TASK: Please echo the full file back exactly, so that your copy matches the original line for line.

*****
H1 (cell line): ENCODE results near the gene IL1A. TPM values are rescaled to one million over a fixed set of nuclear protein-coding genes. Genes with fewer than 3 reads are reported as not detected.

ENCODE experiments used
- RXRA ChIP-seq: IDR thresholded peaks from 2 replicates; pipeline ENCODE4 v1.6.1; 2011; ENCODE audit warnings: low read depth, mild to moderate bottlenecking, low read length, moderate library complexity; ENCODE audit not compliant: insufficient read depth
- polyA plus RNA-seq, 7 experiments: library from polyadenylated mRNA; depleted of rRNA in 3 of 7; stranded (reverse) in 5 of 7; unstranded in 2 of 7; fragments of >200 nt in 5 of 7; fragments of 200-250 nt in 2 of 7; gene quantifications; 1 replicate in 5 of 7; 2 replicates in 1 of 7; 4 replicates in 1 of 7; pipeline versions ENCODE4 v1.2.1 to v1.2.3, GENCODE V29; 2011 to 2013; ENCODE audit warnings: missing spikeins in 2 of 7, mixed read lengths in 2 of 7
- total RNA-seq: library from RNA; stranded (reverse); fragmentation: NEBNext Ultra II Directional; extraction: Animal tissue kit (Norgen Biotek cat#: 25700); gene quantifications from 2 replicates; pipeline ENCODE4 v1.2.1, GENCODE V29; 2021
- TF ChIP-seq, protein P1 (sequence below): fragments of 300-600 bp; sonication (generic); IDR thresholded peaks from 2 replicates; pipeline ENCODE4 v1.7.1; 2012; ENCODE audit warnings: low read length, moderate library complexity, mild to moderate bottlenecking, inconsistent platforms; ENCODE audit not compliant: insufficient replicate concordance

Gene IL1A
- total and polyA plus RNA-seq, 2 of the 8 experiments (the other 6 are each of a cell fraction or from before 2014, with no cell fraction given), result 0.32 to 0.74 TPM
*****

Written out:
H1 (cell line): ENCODE results near the gene IL1A. TPM values are rescaled to one million over a fixed set of nuclear protein-coding genes. Genes with fewer than 3 reads are reported as not detected.

ENCODE experiments used
- RXRA ChIP-seq: IDR thresholded peaks from 2 replicates; pipeline ENCODE4 v1.6.1; 2011; ENCODE audit warnings: low read depth, mild to moderate bottlenecking, low read length, moderate library complexity; ENCODE audit not compliant: insufficient read depth
- polyA plus RNA-seq, 7 experiments: library from polyadenylated mRNA; depleted of rRNA in 3 of 7; stranded (reverse) in 5 of 7; unstranded in 2 of 7; fragments of >200 nt in 5 of 7; fragments of 200-250 nt in 2 of 7; gene quantifications; 1 replicate in 5 of 7; 2 replicates in 1 of 7; 4 replicates in 1 of 7; pipeline versions ENCODE4 v1.2.1 to v1.2.3, GENCODE V29; 2011 to 2013; ENCODE audit warnings: missing spikeins in 2 of 7, mixed read lengths in 2 of 7
- total RNA-seq: library from RNA; stranded (reverse); fragmentation: NEBNext Ultra II Directional; extraction: Animal tissue kit (Norgen Biotek cat#: 25700); gene quantifications from 2 replicates; pipeline ENCODE4 v1.2.1, GENCODE V29; 2021
- TF ChIP-seq, protein P1 (sequence below): fragments of 300-600 bp; sonication (generic); IDR thresholded peaks from 2 replicates; pipeline ENCODE4 v1.7.1; 2012; ENCODE audit warnings: low read length, moderate library complexity, mild to moderate bottlenecking, inconsistent platforms; ENCODE audit not compliant: insufficient replicate concordance

Gene IL1A
- total and polyA plus RNA-seq, 2 of the 8 experiments (the other 6 are each of a cell fraction or from before 2014, with no cell fraction given), result 0.32 to 0.74 TPM